Banks’ centralized digital tokens have come under fresh criticism from cryptocurrency experts and Max Keiser.
In a Twitter exchange yesterday, Keiser praised the perspective of computer scientist and Bitcoin enthusiast Datavetaren, who reiterated the vulnerabilities non-decentralized schemes face.
Datavetaren’s hacking example “demonstrates why centralization (single point of failure) prevents state actors from effectively competing with Bitcoin,” Keiser said.
Great point: Demonstrates why centralization (single point of failure) prevents state actors from effectively competing with Bitcoin.— Max Keiser (@maxkeiser) June 28, 2017
Central banks in several countries have expressed particular interest in creating controlled digital tokens for a variety of uses.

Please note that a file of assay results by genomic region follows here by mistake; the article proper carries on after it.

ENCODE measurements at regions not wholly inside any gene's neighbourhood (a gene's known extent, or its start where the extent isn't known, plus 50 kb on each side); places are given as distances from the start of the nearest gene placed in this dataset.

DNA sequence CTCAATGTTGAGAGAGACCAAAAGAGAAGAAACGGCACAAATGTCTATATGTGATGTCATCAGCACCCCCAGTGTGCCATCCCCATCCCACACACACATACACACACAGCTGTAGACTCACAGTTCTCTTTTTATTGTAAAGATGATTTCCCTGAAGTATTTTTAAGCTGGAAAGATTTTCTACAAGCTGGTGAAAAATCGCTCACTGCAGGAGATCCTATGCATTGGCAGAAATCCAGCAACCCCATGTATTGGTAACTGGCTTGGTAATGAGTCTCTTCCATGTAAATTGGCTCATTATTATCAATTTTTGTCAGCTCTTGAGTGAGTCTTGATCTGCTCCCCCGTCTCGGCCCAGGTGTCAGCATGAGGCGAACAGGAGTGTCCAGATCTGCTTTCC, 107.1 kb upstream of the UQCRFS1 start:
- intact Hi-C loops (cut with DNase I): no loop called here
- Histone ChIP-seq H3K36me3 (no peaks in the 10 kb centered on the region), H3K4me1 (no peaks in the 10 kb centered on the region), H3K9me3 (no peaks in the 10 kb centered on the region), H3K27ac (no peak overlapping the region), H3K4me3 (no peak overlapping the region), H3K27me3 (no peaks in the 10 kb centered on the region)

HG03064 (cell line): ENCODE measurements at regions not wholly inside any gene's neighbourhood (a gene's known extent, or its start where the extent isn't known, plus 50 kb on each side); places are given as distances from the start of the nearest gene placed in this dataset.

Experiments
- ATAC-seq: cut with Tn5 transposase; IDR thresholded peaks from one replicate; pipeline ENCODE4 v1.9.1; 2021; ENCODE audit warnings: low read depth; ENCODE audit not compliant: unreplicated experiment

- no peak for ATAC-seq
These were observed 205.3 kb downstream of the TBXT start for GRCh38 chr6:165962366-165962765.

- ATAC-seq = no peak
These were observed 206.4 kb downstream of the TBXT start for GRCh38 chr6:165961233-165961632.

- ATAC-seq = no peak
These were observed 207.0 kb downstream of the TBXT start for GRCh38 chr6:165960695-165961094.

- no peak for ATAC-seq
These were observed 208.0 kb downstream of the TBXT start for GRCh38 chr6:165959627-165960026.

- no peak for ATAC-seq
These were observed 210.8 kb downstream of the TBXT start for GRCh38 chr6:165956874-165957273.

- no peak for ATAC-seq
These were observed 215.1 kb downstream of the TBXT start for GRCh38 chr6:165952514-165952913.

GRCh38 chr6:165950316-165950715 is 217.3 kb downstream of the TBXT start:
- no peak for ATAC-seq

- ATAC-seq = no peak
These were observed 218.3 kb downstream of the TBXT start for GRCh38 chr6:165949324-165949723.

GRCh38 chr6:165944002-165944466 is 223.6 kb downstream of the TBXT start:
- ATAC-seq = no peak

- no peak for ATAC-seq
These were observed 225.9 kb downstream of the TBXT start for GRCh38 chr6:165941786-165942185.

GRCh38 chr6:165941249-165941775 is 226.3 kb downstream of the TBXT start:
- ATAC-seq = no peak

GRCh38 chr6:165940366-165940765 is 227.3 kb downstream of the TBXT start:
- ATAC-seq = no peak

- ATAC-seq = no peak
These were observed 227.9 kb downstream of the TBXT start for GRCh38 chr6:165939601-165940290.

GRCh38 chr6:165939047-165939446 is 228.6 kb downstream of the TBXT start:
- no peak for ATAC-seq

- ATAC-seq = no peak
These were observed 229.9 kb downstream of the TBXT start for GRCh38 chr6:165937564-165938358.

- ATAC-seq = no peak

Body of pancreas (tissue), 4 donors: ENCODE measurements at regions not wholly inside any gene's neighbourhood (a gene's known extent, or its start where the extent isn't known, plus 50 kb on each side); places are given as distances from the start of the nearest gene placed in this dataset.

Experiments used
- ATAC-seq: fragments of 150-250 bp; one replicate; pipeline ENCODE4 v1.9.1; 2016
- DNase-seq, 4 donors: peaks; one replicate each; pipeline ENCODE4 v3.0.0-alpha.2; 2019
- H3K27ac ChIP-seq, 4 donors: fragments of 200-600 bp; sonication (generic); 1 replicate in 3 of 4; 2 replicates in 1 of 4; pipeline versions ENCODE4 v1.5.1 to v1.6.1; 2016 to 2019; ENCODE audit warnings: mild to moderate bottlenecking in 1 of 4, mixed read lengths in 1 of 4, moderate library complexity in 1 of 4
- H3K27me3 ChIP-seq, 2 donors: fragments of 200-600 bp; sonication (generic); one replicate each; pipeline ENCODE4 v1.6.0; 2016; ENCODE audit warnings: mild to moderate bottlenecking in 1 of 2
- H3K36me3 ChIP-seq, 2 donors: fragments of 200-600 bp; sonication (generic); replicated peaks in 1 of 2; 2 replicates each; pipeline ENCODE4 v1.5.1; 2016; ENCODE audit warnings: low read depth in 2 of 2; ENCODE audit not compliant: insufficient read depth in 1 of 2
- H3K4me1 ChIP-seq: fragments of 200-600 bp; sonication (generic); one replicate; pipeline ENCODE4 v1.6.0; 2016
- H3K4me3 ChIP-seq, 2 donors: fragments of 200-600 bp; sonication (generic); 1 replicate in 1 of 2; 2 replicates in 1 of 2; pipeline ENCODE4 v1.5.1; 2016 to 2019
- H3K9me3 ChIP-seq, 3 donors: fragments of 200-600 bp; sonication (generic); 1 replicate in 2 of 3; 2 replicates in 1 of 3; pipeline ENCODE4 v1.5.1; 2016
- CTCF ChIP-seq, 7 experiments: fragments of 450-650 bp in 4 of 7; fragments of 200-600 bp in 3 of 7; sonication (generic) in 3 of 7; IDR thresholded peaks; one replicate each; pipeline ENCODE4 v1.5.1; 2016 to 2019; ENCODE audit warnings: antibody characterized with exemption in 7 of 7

The People’s Bank of China has extensively researched the concept and began testing a prototype last week. Meanwhile, Russia’s central bank is keenly assessing the implementation of the so-called ‘Russian Bitcoin’ which would also be strictly centrally managed.
Against this background, Datavetaren drew stark contrasts to Bitcoin’s inherent security model prohibiting such tokens entering the market.
I’ve said this from the very beginning: the impossibility of issuing tokens at will is a security feature in #bitcoin.— Datavetaren (@Datavetaren) June 28, 2017
The global banking industry itself is also grappling with the pitfalls of security, especially regarding the so-called ‘distributed ledger technology’ championed by groups such as the R3 CEV consortium.
Often hitting the headlines for the wrong reasons, the notionally Blockchain-focused group has been shedding high-profile members since last November.